Local

MLK Pool On Atlanta’s List Of Infrastructure Bond Projects

Atlanta closed the pool in 2012 due to structural concerns.
Atlanta closed the pool in 2012 due to structural concerns.
Credit Alison Guillory / WABE

On Tuesday, Atlanta residents vote on the idea to sell $250 million in bonds to fix some of the city’s ailing infrastructure. The list of projects that would get funded isn’t final yet, but the biggest project on it at this point isn’t a bridge repair or a street redesign. It’s an indoor swimming pool.

The Martin Luther King Jr. Natatorium sits empty on Boulevard, near the King Center. If you’re driving by, its big windows seem foggy, like there’s leftover humidity from when the pool was full of water.

“It’s a bit in disrepair, but still to my eye it’s a jewel.” ─ Sabir Muhammad

It closed three years ago.

Sabir Muhammad grew up swimming there and went on to swim at the Olympic trials and at international competitions.

Standing in the parking lot looking through one of the natatorium’s big windows, he said he still loves the place.

“It looks like the plaster is coming off the walls, and it’s a bit in disrepair, but still to my eye it’s a jewel,” he said. “I work less than a mile away from here, so I drive by here all the time. I always smile.”

The pool was a cornerstone for the city of Atlanta’s Dolphins, Muhammad’s swim team when he was growing up.

Sabir Muhammad stands in front of a mural at the Martin Luther King Jr. Natatorium.
CREDIT MOLLY SAMUEL / WABE

“I love what it stands for,” he said. “This pool, the city of Atlanta program, we were one of a handful of minority programs in the country.”

Atlanta opened the pool in the late 70s. But it was built on top of an old warehouse, and it wasn’t structurally sound.

Muhammad says he was devastated when it shut down.

“Because this pool was so popular,” he said. “I mean, you come any time of day, this pool would be teeming with people.”

Now the city’s talking about rebuilding it, if voters approve the bond proposal. At $17.5 million, the pool is the most expensive single item on the list of things to be fixed.

And if that gives you pause, you’re not alone. In a wildly unscientific poll, WABE’s newsroom voiced their own opinions about the proposal to restore the pool. They were split about half-and-half, either saying, “Hallelujah, the pool is coming back,” or “What is an indoor pool doing on a list of infrastructure projects?”

But this is not about building a facility just for lap swimming, Heather Alhadeff, an urban planner who used to work for the city, said.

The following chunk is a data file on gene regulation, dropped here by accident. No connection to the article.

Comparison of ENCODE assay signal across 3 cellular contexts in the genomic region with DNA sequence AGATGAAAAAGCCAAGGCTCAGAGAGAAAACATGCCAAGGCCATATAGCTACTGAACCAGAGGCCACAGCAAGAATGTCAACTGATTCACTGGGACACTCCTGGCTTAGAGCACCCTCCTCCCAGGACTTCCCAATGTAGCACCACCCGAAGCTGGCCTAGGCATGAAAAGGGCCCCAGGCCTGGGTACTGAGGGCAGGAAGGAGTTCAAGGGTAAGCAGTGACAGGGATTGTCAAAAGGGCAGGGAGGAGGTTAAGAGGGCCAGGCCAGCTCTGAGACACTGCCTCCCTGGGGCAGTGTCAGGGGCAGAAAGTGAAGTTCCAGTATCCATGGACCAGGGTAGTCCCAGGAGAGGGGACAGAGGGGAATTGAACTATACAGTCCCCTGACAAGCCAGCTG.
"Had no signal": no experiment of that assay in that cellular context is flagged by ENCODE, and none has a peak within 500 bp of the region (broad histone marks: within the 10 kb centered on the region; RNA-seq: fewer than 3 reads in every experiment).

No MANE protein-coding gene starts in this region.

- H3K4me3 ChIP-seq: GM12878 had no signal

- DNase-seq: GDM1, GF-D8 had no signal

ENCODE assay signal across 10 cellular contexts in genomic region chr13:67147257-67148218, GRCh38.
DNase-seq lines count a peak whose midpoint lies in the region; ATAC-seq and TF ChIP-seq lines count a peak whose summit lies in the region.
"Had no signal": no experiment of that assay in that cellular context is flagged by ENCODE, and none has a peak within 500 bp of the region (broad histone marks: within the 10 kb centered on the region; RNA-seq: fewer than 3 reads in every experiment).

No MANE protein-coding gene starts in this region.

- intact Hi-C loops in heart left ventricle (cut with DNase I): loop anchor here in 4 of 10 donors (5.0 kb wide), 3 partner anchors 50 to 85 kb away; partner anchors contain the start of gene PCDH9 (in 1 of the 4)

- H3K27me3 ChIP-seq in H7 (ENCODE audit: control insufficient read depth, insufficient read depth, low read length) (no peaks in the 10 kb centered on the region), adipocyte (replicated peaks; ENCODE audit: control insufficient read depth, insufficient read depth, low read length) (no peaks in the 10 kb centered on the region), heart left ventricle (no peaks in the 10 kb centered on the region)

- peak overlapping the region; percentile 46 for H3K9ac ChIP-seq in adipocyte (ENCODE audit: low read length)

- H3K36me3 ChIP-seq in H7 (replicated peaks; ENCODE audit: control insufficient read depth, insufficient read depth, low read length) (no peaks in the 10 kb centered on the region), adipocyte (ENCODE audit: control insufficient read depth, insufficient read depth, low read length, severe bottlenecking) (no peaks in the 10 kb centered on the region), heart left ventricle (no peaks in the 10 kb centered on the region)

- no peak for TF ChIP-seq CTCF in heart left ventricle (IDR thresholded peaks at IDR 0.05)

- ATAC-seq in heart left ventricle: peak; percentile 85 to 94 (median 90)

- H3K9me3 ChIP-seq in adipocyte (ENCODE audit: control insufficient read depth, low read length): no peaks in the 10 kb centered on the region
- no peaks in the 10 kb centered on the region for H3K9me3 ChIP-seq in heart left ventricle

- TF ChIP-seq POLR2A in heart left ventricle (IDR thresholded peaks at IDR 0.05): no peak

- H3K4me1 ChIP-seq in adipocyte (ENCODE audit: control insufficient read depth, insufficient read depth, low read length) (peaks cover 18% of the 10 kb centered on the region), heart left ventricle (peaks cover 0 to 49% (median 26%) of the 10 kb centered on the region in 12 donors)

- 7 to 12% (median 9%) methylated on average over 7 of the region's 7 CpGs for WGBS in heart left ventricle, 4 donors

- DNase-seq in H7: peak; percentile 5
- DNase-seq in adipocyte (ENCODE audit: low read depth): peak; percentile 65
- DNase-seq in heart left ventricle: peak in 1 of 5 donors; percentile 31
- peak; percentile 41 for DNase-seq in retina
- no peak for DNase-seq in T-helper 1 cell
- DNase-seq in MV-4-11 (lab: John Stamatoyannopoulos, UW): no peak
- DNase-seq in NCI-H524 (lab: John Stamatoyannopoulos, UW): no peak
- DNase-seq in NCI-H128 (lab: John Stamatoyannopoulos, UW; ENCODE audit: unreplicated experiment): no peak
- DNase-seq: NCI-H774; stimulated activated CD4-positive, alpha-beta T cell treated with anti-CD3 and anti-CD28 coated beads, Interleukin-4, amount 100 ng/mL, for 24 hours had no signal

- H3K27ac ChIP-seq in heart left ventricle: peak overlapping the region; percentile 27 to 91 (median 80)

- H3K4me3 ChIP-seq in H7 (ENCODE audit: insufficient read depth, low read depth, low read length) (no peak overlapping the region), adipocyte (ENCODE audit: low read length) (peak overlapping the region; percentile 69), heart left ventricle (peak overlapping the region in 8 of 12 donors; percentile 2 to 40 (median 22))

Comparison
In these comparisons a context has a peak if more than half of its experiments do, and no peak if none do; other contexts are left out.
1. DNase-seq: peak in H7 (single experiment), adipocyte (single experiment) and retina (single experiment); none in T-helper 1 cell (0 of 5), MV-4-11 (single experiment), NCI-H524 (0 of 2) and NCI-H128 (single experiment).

“This isn’t just about recreation.” ─ Heather Alhadeff

“I think people need to realize that this isn’t just about recreation,” she said.

Projects like this are important for the overall health of the city, Alhadeff said.

Take her grandmother for example, she said, who walked to stay fit until arthritis forced her to switch to swimming.

“For grandma, it wasn’t just some luxury or something. This was actually keeping her safe, keeping her healthy, keeping her mentally happy,” she said.

The ballot has two bond questions. One is for transportation infrastructure: roads, bridges and sidewalks. That adds up to about $188 million. The other is for city facilities like fire stations, police stations and Parks and Recreation buildings, including the pool. The total for those projects is $64 million.

Nothing on the project list is final yet. But the pool is in Councilman Kwanza Hall’s district. And he said the pool is necessary. Yes, Old Fourth Ward, the neighborhood around the pool, has changed, but there are still people living way below the poverty line along Boulevard, he said.

“You’ve got folks not making a whole lot who deserve to have a place to go, just like everyone else does,” he said. “And I think that’s fair. From time to time you have to do types of spends to kind of support ensuring that everyone has equal access.”

The pool is near the King Center in the Old Fourth Ward.
CREDIT ALISON GUILLORY / WABE

Hall has a personal connection, too. When he was in high school, he was a lifeguard at the pool.

“There was a time when the African-American community was not taught to swim and have been discouraged from being in aquatics,” he said.

Atlanta has other indoor pools, but none in that part of town.

And if the city does decide to rebuild the pool, Hall said it may not be at the same exact location. One possibility is to build the facility closer to the King Center MARTA station.

After the infrastructure bond vote on Tuesday, the City Council will finalize the list of projects.

This is the fourth story in our series on the upcoming bond referendum. Our previous stories explored the overall packagevoter turnout and a controversial proposal for DeKalb Avenue.